Session 6 - Group Work Flashcards Preview

3 - Respiratory > Session 6 - Group Work > Flashcards

Flashcards in Session 6 - Group Work Deck (10):

Define chronic bronchitis

It is defined as the presence of cough and excessive mucus production on most days for at least 3 consecutive months for 2 successive years.


Define Emphysema

It is defined as permanent destructive enlargement of the airspaces distal to the terminal bronchiole


Give five changes in airways and lungs in COPD

Increase in bronchial wall thickness and mucus Enlarged airways and airspacesReduced elastic recoilReduced alveolar surface for gas exchange


Is a significant improvement in the spirometry or flow volume loop likely to be seen following inhaled bronchodilators in COPD?

No, that sign would be found in asthma


Why is diffusion capacity reduced in ephysema?

Destruction of aveolar walls and capillary bed leads to reduction in effectve surface area


What are the typical radiological findings in COPD?

• Hyperinflation of the lungs (more than 6 ribs seen anteriorly)• flattening of the diaphragm• The heart may appear elongated and thin• Ribs may appear to be more horizontal


12. What type of Respiratory failure can occur in COPD?

• In early stages type 1 respiratory failure due to ventilation perfusion mismatch due to poor ventilaton of parts of the lung• In late stages,( when the FEV1 is less than 1 litre) type 2 respiratory failure occurs due to hypoventilation.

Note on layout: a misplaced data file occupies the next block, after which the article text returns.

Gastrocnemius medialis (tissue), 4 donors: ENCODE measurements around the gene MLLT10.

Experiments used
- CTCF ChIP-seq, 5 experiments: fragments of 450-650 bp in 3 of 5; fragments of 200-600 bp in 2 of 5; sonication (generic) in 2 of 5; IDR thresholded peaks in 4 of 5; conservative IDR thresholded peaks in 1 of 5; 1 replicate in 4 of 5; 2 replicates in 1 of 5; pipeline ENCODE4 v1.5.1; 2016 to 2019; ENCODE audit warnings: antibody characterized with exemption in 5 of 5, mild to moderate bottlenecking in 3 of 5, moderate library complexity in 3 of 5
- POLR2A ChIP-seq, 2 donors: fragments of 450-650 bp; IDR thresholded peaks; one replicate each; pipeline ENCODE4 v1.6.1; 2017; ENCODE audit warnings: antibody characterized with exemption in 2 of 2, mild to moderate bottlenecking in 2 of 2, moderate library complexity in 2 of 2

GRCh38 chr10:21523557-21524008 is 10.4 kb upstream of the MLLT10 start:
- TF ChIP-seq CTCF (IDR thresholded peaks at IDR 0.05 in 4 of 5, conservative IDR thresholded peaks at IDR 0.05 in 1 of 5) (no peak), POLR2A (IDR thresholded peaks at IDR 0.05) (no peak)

What are three main features of chronic type 2 respiratory failure

o compensatory changes for hypoxia such as polycythaemiao pulmonary hypertension with right heart failure (Cor pulmonale)o CO2 retention (flapping tremors, warm hands, bounding pulse)


13. What are the possible consequences of using oxygen in patients with chronic hypercapnia?

In the face of persistent hypercapnia, the choroid plexus imports HCO3 into the CSF. This restores the CSF pH to normal and results in the central chemoreceptors being “reset‟ to higher CO2 level. In other words the central chemoreceptors become ‘adapted’ to the chronic hypercapnia.In this situation it is the hypoxia acting via the peripheral chemoreceptors that is driving the respiration. Oxygen therapy in such patients may improve the hypoxia to the point where the peripheral chemoreceptors are no longer activated, and the respiratory ‘drive’ ceases. This would result in a reduced rate & depth of respiration, which would worsen the hypercapnia.Therefore low concentration (24% - 28% oxygen) is used in patients with COPD and chronic type 2 resp failure, (most often in the setting of an acute exacerbation of COPD due to infection)


• How do we cough? Which muscles are used in what way, and how is the cough co-ordinated by the CNS? Where in the CNS is coughing controlled, and what factors trigger a cough?

Cough is coordinated by the medulla oblongata.Cough is initiated by irritation of Cough receptors in upper airway.The glottis closes, and strong contraction of the expiratory muscles (abdominal muscles and internal intercostals) builds up intrapulmonary pressure, whereupon the glottis suddenly opens causing an explosive discharge of air.